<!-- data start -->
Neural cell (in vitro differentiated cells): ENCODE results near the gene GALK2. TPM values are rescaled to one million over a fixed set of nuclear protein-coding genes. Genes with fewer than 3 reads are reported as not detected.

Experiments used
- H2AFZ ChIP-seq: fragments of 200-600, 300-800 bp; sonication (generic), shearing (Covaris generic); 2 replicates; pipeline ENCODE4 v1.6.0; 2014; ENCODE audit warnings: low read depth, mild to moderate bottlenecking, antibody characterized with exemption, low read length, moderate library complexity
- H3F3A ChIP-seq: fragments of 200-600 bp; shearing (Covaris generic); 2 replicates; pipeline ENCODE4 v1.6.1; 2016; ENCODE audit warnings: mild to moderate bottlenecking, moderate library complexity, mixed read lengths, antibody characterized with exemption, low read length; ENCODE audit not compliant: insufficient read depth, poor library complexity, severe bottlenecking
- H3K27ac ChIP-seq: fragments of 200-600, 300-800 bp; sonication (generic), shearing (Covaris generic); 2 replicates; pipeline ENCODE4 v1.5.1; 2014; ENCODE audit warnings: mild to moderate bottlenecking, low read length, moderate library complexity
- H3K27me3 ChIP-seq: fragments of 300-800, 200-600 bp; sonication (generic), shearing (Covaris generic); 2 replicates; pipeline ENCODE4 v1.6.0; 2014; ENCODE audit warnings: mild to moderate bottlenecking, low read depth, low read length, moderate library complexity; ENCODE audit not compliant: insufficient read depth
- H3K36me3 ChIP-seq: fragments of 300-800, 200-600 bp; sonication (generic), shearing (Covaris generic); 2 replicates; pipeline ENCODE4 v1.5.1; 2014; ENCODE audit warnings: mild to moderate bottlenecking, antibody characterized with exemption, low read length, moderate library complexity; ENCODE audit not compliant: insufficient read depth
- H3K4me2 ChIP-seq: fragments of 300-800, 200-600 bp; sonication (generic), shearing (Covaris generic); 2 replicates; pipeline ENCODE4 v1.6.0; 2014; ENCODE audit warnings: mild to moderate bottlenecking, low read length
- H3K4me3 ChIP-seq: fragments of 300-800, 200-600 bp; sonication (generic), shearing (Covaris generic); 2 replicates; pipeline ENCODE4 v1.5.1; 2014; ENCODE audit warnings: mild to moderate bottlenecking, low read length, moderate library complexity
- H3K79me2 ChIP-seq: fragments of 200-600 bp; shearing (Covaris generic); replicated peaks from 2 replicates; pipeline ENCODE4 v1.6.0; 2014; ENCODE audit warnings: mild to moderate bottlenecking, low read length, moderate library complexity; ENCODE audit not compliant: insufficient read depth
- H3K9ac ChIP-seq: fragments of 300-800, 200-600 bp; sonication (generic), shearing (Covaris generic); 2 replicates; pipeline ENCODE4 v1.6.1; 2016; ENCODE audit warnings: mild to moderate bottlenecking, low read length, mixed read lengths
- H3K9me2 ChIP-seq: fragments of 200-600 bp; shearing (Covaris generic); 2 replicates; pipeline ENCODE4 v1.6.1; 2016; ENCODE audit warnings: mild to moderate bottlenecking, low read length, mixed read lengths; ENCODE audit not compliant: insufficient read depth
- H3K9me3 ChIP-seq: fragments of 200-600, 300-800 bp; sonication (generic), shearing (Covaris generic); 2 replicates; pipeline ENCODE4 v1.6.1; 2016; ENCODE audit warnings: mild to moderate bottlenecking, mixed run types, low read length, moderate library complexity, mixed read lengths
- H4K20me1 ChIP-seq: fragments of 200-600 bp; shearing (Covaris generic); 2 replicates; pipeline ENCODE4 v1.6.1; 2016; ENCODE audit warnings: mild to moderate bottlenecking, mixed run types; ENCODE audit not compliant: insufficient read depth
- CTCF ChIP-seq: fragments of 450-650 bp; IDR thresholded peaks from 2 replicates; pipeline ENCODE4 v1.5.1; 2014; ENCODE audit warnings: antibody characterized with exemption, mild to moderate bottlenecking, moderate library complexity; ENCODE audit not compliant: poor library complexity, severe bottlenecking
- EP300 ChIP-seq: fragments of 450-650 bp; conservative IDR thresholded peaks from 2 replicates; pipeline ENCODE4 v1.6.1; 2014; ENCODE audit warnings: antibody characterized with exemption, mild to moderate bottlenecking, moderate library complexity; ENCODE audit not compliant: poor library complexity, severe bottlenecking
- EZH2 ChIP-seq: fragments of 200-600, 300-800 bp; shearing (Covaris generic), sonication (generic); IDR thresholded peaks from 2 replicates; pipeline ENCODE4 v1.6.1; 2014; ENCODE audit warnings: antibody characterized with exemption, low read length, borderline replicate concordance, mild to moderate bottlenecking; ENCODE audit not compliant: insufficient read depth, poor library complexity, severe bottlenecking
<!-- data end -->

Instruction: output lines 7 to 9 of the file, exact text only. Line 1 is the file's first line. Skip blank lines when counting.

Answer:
- H3K36me3 ChIP-seq: fragments of 300-800, 200-600 bp; sonication (generic), shearing (Covaris generic); 2 replicates; pipeline ENCODE4 v1.5.1; 2014; ENCODE audit warnings: mild to moderate bottlenecking, antibody characterized with exemption, low read length, moderate library complexity; ENCODE audit not compliant: insufficient read depth
- H3K4me2 ChIP-seq: fragments of 300-800, 200-600 bp; sonication (generic), shearing (Covaris generic); 2 replicates; pipeline ENCODE4 v1.6.0; 2014; ENCODE audit warnings: mild to moderate bottlenecking, low read length
- H3K4me3 ChIP-seq: fragments of 300-800, 200-600 bp; sonication (generic), shearing (Covaris generic); 2 replicates; pipeline ENCODE4 v1.5.1; 2014; ENCODE audit warnings: mild to moderate bottlenecking, low read length, moderate library complexity